Complete the Picture As a warm-up, introduction to a concept, or even as a review, show students a visual with half of it covered up. Then ask them to draw the second half, or have a conversation in their small groups about what the second half might look like, or both. The visual could be displayed on the board, or by copying and pasting it into a PowerPoint file and covering one side with a rectangle, the visual could be printed out for each group.
Volume 4: Extending Discussions
September 3rd, 2021
Embrace the Non-Perfect Responses Many students who respond to the conversation prompts in The Visual Non-Glossary might not have perfect or...
Embrace the Non-Perfect Responses Many students who respond to the conversation prompts in The Visual Non-Glossary might not have perfect or completely right answers, and that is a good thing! That is because when we call on several students and ask them to share not the right answer, per se, but their most thought-out answer, we create a culture of discussion, deep-thinking, and confidence. When part of a students' response is incorrect or incomplete, highlight the parts of that student's response which were correct, and then call on another student.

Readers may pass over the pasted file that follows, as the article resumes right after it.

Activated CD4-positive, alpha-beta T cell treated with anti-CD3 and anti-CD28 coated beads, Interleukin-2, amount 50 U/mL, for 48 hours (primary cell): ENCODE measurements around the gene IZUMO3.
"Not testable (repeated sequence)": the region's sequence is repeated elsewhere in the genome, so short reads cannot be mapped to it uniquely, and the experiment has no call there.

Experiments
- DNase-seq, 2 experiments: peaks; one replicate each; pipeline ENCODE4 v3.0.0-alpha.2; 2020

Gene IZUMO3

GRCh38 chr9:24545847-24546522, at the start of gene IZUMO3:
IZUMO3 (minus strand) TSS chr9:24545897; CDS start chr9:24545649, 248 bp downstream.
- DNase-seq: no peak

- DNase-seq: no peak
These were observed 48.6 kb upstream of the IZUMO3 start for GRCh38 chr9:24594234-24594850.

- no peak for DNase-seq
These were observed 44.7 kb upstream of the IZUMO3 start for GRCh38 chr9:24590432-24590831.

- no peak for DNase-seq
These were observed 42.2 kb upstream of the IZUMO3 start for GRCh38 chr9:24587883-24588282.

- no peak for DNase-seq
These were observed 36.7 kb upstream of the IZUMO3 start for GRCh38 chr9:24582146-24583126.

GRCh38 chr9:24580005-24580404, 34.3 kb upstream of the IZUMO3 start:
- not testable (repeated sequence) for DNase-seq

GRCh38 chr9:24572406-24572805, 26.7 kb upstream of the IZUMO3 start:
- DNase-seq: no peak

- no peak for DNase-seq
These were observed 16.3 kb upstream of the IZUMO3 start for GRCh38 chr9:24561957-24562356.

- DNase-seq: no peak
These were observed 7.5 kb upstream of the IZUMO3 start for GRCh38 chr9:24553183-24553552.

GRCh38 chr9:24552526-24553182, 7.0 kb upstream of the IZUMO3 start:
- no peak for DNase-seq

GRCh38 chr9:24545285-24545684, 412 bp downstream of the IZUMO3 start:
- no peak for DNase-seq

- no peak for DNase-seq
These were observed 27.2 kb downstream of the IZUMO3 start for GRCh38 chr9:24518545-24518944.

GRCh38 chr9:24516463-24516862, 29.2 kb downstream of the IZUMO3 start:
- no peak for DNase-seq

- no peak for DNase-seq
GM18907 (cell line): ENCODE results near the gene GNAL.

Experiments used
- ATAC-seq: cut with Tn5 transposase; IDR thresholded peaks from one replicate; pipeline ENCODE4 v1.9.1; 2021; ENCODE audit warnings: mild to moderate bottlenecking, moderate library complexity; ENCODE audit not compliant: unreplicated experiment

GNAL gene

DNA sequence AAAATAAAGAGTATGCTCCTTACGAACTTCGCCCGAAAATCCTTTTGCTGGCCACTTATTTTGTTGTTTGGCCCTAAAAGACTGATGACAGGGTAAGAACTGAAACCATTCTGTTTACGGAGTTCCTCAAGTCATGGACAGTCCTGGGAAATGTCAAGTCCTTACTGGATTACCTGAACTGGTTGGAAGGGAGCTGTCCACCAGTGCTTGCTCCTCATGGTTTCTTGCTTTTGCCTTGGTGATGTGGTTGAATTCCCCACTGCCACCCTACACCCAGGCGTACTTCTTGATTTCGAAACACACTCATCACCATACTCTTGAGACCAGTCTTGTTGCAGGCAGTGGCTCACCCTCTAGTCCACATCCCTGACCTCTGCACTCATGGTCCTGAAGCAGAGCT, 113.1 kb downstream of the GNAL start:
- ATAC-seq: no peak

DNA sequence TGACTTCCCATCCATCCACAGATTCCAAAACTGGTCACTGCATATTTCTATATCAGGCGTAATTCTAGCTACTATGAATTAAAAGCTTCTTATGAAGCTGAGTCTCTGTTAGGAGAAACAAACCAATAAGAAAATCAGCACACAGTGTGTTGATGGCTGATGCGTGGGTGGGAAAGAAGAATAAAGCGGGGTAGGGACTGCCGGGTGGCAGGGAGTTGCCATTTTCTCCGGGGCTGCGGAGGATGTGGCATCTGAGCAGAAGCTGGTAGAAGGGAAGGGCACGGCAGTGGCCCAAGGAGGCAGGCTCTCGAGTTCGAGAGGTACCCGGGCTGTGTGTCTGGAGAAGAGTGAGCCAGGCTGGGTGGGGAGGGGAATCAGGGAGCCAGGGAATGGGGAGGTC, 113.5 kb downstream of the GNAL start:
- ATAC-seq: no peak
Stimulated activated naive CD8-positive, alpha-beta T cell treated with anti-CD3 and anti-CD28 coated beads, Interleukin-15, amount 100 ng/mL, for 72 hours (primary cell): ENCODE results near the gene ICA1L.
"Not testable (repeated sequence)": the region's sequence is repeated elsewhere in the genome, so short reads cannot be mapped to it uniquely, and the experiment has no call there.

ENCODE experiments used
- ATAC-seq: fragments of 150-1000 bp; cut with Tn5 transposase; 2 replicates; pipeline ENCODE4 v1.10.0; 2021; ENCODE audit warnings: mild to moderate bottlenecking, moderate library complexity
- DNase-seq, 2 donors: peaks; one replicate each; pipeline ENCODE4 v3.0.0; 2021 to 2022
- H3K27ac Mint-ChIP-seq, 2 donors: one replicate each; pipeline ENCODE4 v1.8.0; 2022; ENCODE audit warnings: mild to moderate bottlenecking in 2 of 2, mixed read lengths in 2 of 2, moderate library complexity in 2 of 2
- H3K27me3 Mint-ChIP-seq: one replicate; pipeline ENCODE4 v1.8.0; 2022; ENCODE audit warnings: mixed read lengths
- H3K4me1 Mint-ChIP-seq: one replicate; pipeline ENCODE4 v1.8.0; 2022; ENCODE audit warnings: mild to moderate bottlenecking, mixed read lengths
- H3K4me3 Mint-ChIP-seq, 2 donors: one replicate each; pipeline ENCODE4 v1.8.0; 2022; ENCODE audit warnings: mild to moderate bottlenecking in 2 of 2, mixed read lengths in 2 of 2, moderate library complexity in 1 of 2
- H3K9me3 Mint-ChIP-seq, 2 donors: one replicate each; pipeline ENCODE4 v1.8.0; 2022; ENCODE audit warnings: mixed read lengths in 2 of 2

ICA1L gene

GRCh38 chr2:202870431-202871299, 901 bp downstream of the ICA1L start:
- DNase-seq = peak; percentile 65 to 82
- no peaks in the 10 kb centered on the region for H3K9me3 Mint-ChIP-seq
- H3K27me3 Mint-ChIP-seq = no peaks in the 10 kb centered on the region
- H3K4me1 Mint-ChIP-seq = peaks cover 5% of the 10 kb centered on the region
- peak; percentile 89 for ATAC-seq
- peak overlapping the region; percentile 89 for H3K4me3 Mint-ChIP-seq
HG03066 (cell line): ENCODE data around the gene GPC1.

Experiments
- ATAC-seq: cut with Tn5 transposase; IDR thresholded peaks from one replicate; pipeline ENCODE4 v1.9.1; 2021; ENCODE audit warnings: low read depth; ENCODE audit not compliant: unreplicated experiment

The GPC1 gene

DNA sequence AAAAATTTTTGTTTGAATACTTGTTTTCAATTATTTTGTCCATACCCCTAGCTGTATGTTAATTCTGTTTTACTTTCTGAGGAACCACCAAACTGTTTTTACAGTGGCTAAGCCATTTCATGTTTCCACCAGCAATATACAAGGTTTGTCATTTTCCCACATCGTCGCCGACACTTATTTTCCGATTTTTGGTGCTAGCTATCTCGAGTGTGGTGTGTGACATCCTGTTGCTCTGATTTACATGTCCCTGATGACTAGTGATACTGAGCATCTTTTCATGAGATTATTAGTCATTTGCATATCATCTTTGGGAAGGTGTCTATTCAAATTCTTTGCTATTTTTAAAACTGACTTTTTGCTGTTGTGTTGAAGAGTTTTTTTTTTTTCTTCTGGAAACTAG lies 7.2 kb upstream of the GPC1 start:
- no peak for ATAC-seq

For example, if a student (let's call her Cynthia) says "A subscript tells you the number of elements in a chemical formula," instead of responding "No, the subscript is the number of atoms of each element," a teacher might respond: "Great, Cynthia noticed that the subscript is a specific number, and subscripts can be different for different elements. Eric, what did you say a subscript tells us?"
After calling on two or more students, if anything is missing from students' responses, we can always add in details, such as "Did anyone notice that the subscript lets you connect a chemical formula to the structure of a compound?"